California Juvenile Defense Attorney


As a former juvenile prosecutor, attorney Katie Walsh has the experience and understanding of the law to advocate for your son or daughter who is facing legal trouble. Please contact The Law Offices of Katie Walsh for a free consultation and to learn how she will use her expertise to defend and achieve a favorable outcome for your loved one.

Tuesday, February 5, 2019

New Laws Affecting California Juveniles

school expulsion
School suspension and expulsion rates is a topic of significant concern in the United States. The data tells us that when young people are excluded from participating in class, due to behavioral issues, they are at severe risk of facing problems later in life. Evidence shows that discipline inside the classroom, as well as outside the classroom, can have lasting impacts on children.

Teachers have incredibly challenging jobs. On average, they have to keep as many as 30 young people in line for hours at a time and to ensure that they learn the skills to move forward. Having just one disruptive student in the classroom can affect the experience of all other students. In the past, the standard protocol would be to separate unruly students from the well-behaved. Continued infractions often result in suspension and/or expulsion for severe cases.

Here in California, a number of laws have been passed in recent years to help put an end to the school-to-prison pipeline. SB 439 establishes 12 years as the minimum age for prosecution in juvenile court. SB 1391 makes it unlawful to try youths under the age of 16 as an adult.

In 2014, a law was enacted to ban the suspension of students in grades K-3 for acts of “disruption and defiance.” Last year, California Senator Nancy Skinner attempted to get Senate Bill 607 signed by Governor Jerry Brown, which would have expanded the 2014 law up to eighth grade. Unfortunately, Governor Brown did not go along with the expansion, but it is likely that the effort to end disruption and defiance suspensions will continue.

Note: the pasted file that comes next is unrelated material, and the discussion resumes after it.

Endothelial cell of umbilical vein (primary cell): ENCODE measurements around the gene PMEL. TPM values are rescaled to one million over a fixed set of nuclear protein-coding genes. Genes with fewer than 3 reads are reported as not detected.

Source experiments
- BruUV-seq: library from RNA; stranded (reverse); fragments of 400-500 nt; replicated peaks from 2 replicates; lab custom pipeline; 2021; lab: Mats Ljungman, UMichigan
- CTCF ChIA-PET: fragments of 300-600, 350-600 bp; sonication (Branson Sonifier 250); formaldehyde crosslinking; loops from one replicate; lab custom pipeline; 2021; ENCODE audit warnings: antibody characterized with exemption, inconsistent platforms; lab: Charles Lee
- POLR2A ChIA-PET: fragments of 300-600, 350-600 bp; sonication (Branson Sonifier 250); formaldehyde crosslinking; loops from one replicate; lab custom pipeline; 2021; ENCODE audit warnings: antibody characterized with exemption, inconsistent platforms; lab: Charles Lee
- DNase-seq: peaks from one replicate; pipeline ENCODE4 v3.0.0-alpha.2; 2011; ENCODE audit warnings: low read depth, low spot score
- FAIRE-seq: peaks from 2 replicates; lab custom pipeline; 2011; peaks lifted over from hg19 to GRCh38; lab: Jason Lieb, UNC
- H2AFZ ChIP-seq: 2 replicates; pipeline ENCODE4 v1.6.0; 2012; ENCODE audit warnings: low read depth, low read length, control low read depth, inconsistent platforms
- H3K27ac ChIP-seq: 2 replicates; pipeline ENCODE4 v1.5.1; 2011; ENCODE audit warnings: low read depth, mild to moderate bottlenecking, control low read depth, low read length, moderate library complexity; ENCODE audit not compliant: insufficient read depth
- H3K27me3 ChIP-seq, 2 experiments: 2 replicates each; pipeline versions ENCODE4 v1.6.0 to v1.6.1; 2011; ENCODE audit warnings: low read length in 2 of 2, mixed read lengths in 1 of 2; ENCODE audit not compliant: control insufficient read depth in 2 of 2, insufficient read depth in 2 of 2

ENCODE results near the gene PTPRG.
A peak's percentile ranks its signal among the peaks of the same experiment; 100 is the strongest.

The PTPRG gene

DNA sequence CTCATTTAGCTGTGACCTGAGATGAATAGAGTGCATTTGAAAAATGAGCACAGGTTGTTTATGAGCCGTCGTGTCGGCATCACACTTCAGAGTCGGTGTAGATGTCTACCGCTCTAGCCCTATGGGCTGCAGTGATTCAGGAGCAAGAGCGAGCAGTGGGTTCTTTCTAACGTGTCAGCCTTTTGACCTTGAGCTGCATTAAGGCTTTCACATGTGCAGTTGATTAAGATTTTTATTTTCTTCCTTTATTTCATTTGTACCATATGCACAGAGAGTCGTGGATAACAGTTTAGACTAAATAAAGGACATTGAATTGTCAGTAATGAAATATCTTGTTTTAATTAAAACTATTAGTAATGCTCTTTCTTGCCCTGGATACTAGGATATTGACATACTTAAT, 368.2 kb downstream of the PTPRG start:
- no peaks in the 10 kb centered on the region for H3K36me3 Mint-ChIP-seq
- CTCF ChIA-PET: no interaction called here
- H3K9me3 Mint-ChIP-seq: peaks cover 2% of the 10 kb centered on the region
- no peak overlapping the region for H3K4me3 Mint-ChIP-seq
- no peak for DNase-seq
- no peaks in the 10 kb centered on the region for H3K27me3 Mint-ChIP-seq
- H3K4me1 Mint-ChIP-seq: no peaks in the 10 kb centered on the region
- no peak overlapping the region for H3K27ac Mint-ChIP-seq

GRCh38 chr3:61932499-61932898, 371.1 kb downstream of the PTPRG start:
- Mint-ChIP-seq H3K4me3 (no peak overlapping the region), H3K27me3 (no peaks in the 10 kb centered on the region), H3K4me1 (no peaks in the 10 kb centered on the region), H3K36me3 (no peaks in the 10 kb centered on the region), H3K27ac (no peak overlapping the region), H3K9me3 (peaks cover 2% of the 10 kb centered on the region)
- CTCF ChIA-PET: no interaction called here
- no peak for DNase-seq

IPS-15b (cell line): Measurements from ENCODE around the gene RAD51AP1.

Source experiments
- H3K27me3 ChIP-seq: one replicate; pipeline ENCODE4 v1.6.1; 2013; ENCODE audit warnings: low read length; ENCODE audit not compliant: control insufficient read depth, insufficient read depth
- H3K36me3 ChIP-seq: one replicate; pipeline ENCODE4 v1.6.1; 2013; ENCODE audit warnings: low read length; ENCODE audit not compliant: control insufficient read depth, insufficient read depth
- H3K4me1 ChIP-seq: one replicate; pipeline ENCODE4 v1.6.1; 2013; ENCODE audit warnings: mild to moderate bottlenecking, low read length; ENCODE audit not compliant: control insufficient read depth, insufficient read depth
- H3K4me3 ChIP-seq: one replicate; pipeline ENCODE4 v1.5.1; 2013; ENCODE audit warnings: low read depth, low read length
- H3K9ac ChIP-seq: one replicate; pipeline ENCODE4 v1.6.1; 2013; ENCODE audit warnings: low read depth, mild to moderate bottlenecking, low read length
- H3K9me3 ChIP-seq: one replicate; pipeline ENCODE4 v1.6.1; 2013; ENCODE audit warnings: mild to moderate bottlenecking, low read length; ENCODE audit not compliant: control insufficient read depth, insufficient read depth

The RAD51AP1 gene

Positive New Laws Affecting Young People In California


While former Gov. Brown did not get on board with SB 607, he did sign Assembly Bill 752. The legislation prohibits state-funded preschools from expelling students, Voice of OC report. This year, preschoolers can be expelled, only after all other alternatives to support the children or family have been exhausted.

Assembly Bill (AB) 2698 is another piece of legislation of note; it increases access to critical early childhood mental health consultation services for infants and toddlers. The bill puts more mental health consultants into publicly funded preschools and child care centers.

 “As a teacher of 30 years in Orange County, I was able to gain profound insight into the importance of meeting the needs of our young children and their families. Improving services to support early childhood education will always remain a priority,” said Assemblywoman Quirk-Silva.


California Juvenile Justice Attorney


Please contact the Law Offices of Katie Walsh if your child is facing a school expulsion hearing in California. Attorney Walsh is a former prosecutor who is familiar with the juvenile court system. Our team can answer your school expulsion questions and advocate for your family.